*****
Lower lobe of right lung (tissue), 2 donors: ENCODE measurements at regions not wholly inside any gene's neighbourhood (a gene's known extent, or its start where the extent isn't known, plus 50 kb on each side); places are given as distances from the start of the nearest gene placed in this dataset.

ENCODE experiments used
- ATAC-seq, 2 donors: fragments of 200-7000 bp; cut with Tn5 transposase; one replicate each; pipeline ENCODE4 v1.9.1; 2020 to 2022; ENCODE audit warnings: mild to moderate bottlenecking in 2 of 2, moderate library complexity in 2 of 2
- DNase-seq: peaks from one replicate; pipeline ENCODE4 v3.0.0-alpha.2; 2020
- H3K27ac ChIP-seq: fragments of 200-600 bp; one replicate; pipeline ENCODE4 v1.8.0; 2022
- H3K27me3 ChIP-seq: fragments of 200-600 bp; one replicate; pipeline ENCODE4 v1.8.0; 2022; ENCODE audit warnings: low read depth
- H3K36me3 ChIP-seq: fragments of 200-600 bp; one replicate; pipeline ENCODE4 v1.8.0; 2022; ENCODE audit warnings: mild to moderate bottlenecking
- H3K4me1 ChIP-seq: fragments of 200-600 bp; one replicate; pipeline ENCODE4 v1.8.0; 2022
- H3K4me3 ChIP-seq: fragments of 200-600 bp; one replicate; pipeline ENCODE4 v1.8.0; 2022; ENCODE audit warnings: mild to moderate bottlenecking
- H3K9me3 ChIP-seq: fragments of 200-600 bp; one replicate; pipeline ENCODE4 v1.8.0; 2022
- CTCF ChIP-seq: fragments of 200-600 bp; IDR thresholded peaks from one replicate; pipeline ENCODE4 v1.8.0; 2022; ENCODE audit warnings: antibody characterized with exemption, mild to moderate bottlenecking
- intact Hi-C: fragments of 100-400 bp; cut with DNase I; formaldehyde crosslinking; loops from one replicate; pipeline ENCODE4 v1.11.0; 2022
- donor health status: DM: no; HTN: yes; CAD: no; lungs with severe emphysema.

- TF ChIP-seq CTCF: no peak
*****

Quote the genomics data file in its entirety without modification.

Lower lobe of right lung (tissue), 2 donors: ENCODE measurements at regions not wholly inside any gene's neighbourhood (a gene's known extent, or its start where the extent isn't known, plus 50 kb on each side); places are given as distances from the start of the nearest gene placed in this dataset.

ENCODE experiments used
- ATAC-seq, 2 donors: fragments of 200-7000 bp; cut with Tn5 transposase; one replicate each; pipeline ENCODE4 v1.9.1; 2020 to 2022; ENCODE audit warnings: mild to moderate bottlenecking in 2 of 2, moderate library complexity in 2 of 2
- DNase-seq: peaks from one replicate; pipeline ENCODE4 v3.0.0-alpha.2; 2020
- H3K27ac ChIP-seq: fragments of 200-600 bp; one replicate; pipeline ENCODE4 v1.8.0; 2022
- H3K27me3 ChIP-seq: fragments of 200-600 bp; one replicate; pipeline ENCODE4 v1.8.0; 2022; ENCODE audit warnings: low read depth
- H3K36me3 ChIP-seq: fragments of 200-600 bp; one replicate; pipeline ENCODE4 v1.8.0; 2022; ENCODE audit warnings: mild to moderate bottlenecking
- H3K4me1 ChIP-seq: fragments of 200-600 bp; one replicate; pipeline ENCODE4 v1.8.0; 2022
- H3K4me3 ChIP-seq: fragments of 200-600 bp; one replicate; pipeline ENCODE4 v1.8.0; 2022; ENCODE audit warnings: mild to moderate bottlenecking
- H3K9me3 ChIP-seq: fragments of 200-600 bp; one replicate; pipeline ENCODE4 v1.8.0; 2022
- CTCF ChIP-seq: fragments of 200-600 bp; IDR thresholded peaks from one replicate; pipeline ENCODE4 v1.8.0; 2022; ENCODE audit warnings: antibody characterized with exemption, mild to moderate bottlenecking
- intact Hi-C: fragments of 100-400 bp; cut with DNase I; formaldehyde crosslinking; loops from one replicate; pipeline ENCODE4 v1.11.0; 2022
- donor health status: DM: no; HTN: yes; CAD: no; lungs with severe emphysema.

- TF ChIP-seq CTCF: no peak